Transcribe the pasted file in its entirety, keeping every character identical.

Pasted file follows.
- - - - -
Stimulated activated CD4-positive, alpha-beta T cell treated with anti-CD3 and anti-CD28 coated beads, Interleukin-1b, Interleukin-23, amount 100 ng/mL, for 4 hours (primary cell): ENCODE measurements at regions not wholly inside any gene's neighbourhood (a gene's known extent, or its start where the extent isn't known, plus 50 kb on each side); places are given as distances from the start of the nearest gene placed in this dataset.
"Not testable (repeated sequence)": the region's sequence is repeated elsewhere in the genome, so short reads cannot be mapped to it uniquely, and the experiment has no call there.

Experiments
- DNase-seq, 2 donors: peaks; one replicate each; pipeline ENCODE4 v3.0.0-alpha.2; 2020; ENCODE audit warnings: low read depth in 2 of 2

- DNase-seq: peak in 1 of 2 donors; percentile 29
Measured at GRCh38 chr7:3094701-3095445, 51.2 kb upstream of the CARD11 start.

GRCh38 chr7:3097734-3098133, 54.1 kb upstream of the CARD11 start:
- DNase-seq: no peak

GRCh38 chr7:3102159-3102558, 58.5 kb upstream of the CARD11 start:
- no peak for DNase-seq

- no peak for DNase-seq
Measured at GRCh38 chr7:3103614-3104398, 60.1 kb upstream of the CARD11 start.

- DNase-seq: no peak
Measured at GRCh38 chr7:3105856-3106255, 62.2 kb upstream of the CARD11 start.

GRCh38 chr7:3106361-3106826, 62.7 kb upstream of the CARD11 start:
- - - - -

Stimulated activated CD4-positive, alpha-beta T cell treated with anti-CD3 and anti-CD28 coated beads, Interleukin-1b, Interleukin-23, amount 100 ng/mL, for 4 hours (primary cell): ENCODE measurements at regions not wholly inside any gene's neighbourhood (a gene's known extent, or its start where the extent isn't known, plus 50 kb on each side); places are given as distances from the start of the nearest gene placed in this dataset.
"Not testable (repeated sequence)": the region's sequence is repeated elsewhere in the genome, so short reads cannot be mapped to it uniquely, and the experiment has no call there.

Experiments
- DNase-seq, 2 donors: peaks; one replicate each; pipeline ENCODE4 v3.0.0-alpha.2; 2020; ENCODE audit warnings: low read depth in 2 of 2

- DNase-seq: peak in 1 of 2 donors; percentile 29
Measured at GRCh38 chr7:3094701-3095445, 51.2 kb upstream of the CARD11 start.

GRCh38 chr7:3097734-3098133, 54.1 kb upstream of the CARD11 start:
- DNase-seq: no peak

GRCh38 chr7:3102159-3102558, 58.5 kb upstream of the CARD11 start:
- no peak for DNase-seq

- no peak for DNase-seq
Measured at GRCh38 chr7:3103614-3104398, 60.1 kb upstream of the CARD11 start.

- DNase-seq: no peak
Measured at GRCh38 chr7:3105856-3106255, 62.2 kb upstream of the CARD11 start.

GRCh38 chr7:3106361-3106826, 62.7 kb upstream of the CARD11 start: